One of the more interesting workplace issues to get an airing in the election campaign has been the contest between Labor and the Greens on penalty rates.
Labor and the union movement have been running a visible campaign on protecting penalty rates. It is an issue that polls well and is easy to understand. Business groups have been aggressively arguing for reductions in penalty rates for years. The Coalition has stated it has no intention of changing the process by which penalty rate are set. However, it is fair enough to be suspicious about what they may do if returned to government given their record and MPs who have spoken openly about reducing penalty rates. At one level, at least, the campaign to protect penalty rates has been successful in pushing the Coalition to disavow any changes to how penalty rates are set.
Labor have, however, managed to get themselves in a mess on this issue. The Greens were quick to point out the flaw in the Labor position. Essentially, Labor will protect penalty rates by trusting the Fair Work Commission. The only point of difference between Labor and the Coalition in their stated policies is that Labor would make a submission to the Fair Work Commission if in Government arguing in favour of retaining weekend penalty rates in the hospitality, retail and accommodation sectors. So not really “protect” them at all but rather continue to advocate for no changes to existing penalty rates.
Labor then went on to say that it had absolute confidence that the Commission would make the right decision and not reduce penalty rates. Bill Shorten is quoted as saying, “The evidence doesn’t support [a reduction in penalty rates], it isn’t going to happen.” Given the Productivity Commission’s recommendation that Sunday rates be reduced to the same level as Saturday rates in certain industries, that is a bold statement to make. To make penalty rates such a big issue without a solution is a political problem for Labor, and one that was entirely foreseeable.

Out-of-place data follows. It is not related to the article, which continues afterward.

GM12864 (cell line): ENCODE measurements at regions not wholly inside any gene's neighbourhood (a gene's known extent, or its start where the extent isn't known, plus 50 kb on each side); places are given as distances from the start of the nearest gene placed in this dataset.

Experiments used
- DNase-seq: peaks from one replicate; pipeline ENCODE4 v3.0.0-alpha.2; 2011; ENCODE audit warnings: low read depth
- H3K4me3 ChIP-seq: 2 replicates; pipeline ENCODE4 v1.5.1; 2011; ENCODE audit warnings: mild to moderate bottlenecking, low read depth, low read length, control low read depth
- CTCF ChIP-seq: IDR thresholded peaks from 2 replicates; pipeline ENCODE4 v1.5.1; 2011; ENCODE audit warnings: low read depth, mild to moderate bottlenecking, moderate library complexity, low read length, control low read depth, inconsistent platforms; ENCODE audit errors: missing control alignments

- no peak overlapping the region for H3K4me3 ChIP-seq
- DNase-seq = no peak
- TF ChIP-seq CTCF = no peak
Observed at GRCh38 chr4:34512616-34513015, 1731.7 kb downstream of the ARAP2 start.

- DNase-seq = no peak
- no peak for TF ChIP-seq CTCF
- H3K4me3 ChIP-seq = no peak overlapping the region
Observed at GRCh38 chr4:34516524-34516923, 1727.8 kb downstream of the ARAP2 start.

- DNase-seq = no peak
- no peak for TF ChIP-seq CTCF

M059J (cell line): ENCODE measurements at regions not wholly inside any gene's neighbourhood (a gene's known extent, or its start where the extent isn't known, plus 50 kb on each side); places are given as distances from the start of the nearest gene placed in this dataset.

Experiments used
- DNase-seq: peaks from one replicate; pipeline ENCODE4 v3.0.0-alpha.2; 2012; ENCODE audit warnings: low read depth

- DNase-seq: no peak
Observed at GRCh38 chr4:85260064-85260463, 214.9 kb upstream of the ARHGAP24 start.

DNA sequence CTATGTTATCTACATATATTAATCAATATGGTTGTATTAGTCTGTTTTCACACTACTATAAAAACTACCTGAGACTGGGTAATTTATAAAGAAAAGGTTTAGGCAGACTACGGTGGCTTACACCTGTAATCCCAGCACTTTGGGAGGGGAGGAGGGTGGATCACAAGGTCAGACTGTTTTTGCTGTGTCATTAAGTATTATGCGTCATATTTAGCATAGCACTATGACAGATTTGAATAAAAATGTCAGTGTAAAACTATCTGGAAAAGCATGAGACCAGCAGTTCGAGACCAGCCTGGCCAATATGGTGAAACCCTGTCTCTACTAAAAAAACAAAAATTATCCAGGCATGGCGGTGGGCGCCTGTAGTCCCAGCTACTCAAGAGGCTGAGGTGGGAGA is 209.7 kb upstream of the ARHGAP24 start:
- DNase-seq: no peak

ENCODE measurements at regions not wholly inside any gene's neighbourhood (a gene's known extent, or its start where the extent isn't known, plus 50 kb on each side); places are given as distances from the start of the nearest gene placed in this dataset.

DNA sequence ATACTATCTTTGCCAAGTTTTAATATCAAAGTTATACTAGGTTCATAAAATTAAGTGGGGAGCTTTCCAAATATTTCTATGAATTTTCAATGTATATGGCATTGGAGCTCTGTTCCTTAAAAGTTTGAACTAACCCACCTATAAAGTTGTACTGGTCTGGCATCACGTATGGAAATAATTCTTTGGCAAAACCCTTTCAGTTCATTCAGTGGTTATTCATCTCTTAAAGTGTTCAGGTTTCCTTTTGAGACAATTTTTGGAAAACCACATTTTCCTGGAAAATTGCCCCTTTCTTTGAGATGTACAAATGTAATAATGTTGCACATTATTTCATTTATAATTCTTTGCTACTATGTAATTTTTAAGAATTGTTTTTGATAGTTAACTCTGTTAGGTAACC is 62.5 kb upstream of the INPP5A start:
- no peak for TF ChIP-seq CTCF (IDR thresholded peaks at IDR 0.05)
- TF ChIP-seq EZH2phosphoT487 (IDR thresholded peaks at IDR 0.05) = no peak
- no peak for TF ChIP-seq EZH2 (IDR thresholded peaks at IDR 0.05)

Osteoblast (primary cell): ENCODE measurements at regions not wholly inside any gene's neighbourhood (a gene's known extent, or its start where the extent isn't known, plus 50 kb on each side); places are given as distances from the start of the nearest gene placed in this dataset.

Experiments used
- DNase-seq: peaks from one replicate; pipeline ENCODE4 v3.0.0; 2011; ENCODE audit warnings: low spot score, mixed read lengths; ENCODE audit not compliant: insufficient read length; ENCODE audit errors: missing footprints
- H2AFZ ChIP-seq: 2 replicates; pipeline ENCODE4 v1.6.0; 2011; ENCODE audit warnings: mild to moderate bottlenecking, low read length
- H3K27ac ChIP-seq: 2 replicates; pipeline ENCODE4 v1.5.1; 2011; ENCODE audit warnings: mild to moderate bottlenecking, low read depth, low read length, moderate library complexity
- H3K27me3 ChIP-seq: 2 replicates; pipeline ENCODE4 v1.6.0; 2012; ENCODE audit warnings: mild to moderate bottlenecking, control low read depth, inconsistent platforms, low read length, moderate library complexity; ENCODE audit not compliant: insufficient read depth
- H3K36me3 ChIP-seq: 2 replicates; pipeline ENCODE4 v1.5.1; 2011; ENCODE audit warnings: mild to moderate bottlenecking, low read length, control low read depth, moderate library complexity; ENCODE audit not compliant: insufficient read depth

The Greens, in contrast, have said they will legislate to protect penalty rates. Adam Bandt has said weekend penalty rates could be protected in two ways: by altering the principles the Commission had to apply, or by specifying existing rates and conditions to be protected. The Greens’ position raises a number of other questions. Labor was quick to caution against removing the power from the independent umpire to set penalty rates.
It is this issue of the role of the Parliament and the role of the Commission in setting minimum employment standards that is the more interesting issue. What minimum standards should be set by the Parliament and which by the Commission? What is and should be the relationship between independent bodies like the Fair Work Commission and our democratic institutions? How do the functions and make-up of the Commission affect both its decision and the manner of decision-making?